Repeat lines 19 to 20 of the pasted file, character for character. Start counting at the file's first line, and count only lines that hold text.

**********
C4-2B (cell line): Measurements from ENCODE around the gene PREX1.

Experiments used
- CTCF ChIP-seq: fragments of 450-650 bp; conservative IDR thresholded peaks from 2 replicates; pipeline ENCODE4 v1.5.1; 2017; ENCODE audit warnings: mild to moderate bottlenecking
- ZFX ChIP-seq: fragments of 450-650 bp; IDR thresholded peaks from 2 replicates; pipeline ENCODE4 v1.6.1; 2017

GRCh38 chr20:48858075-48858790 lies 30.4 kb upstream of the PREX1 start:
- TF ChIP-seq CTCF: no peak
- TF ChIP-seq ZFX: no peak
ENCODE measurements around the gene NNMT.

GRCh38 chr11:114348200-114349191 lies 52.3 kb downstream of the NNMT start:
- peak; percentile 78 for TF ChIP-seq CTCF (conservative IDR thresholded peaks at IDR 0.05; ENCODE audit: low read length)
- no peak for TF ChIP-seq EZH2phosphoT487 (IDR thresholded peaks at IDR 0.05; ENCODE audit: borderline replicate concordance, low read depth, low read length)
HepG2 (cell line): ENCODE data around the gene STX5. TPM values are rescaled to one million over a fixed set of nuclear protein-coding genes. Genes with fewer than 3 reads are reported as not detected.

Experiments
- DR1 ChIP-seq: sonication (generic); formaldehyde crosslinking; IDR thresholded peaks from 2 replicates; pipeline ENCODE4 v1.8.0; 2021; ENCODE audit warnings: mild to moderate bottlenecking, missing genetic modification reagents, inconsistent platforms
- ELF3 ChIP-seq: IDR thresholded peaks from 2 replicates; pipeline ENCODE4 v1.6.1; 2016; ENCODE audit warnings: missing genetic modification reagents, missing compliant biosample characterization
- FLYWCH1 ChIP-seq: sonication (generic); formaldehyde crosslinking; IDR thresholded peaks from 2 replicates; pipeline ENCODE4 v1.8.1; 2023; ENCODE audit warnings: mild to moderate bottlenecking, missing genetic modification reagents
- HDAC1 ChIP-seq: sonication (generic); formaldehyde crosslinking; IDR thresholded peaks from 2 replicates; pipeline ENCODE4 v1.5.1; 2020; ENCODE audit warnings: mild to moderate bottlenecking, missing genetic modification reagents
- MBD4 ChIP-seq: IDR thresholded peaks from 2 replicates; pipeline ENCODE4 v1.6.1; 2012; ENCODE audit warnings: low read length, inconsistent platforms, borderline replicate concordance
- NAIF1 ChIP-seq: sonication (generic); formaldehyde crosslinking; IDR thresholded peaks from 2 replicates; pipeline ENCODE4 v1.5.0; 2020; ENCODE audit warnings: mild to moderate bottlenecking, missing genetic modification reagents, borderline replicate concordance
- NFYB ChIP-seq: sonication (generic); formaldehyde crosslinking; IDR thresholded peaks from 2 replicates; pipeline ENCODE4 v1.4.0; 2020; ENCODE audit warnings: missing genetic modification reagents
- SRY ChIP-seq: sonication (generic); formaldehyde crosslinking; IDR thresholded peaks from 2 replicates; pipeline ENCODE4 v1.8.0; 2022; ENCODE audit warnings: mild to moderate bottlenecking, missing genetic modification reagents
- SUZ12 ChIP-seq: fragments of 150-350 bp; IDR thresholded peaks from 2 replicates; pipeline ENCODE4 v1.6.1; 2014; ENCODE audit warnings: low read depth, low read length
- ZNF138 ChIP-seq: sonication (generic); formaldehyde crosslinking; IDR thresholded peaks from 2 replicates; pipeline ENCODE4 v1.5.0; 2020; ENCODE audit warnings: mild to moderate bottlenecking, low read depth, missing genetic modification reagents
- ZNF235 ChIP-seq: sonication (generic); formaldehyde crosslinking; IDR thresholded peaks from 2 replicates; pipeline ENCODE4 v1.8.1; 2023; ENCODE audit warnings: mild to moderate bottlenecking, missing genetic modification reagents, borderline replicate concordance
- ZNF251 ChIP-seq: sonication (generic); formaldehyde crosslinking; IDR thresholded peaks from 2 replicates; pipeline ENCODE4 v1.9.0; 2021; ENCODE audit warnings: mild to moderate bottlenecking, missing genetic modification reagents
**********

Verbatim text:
- NAIF1 ChIP-seq: sonication (generic); formaldehyde crosslinking; IDR thresholded peaks from 2 replicates; pipeline ENCODE4 v1.5.0; 2020; ENCODE audit warnings: mild to moderate bottlenecking, missing genetic modification reagents, borderline replicate concordance
- NFYB ChIP-seq: sonication (generic); formaldehyde crosslinking; IDR thresholded peaks from 2 replicates; pipeline ENCODE4 v1.4.0; 2020; ENCODE audit warnings: missing genetic modification reagents